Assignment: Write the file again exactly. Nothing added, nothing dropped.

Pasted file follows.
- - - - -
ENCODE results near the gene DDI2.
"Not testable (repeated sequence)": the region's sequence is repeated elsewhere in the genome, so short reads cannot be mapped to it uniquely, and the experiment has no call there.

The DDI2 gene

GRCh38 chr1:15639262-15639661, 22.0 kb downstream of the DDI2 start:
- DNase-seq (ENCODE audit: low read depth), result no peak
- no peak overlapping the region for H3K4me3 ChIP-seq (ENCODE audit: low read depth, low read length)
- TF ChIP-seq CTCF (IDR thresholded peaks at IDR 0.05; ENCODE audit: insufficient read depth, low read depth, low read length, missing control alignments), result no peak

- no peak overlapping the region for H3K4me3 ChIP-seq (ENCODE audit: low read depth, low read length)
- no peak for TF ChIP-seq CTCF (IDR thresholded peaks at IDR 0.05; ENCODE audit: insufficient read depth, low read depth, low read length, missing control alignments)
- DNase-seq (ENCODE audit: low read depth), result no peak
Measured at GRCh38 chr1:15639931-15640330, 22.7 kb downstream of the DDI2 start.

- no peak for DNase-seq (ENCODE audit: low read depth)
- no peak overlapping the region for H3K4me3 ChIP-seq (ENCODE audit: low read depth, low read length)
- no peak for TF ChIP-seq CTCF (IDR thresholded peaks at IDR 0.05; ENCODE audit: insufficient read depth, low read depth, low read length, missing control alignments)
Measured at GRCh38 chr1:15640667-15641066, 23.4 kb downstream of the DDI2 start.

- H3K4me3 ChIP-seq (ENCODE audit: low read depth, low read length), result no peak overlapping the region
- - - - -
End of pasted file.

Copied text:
ENCODE results near the gene DDI2.
"Not testable (repeated sequence)": the region's sequence is repeated elsewhere in the genome, so short reads cannot be mapped to it uniquely, and the experiment has no call there.

The DDI2 gene

GRCh38 chr1:15639262-15639661, 22.0 kb downstream of the DDI2 start:
- DNase-seq (ENCODE audit: low read depth), result no peak
- no peak overlapping the region for H3K4me3 ChIP-seq (ENCODE audit: low read depth, low read length)
- TF ChIP-seq CTCF (IDR thresholded peaks at IDR 0.05; ENCODE audit: insufficient read depth, low read depth, low read length, missing control alignments), result no peak

- no peak overlapping the region for H3K4me3 ChIP-seq (ENCODE audit: low read depth, low read length)
- no peak for TF ChIP-seq CTCF (IDR thresholded peaks at IDR 0.05; ENCODE audit: insufficient read depth, low read depth, low read length, missing control alignments)
- DNase-seq (ENCODE audit: low read depth), result no peak
Measured at GRCh38 chr1:15639931-15640330, 22.7 kb downstream of the DDI2 start.

- no peak for DNase-seq (ENCODE audit: low read depth)
- no peak overlapping the region for H3K4me3 ChIP-seq (ENCODE audit: low read depth, low read length)
- no peak for TF ChIP-seq CTCF (IDR thresholded peaks at IDR 0.05; ENCODE audit: insufficient read depth, low read depth, low read length, missing control alignments)
Measured at GRCh38 chr1:15640667-15641066, 23.4 kb downstream of the DDI2 start.

- H3K4me3 ChIP-seq (ENCODE audit: low read depth, low read length), result no peak overlapping the region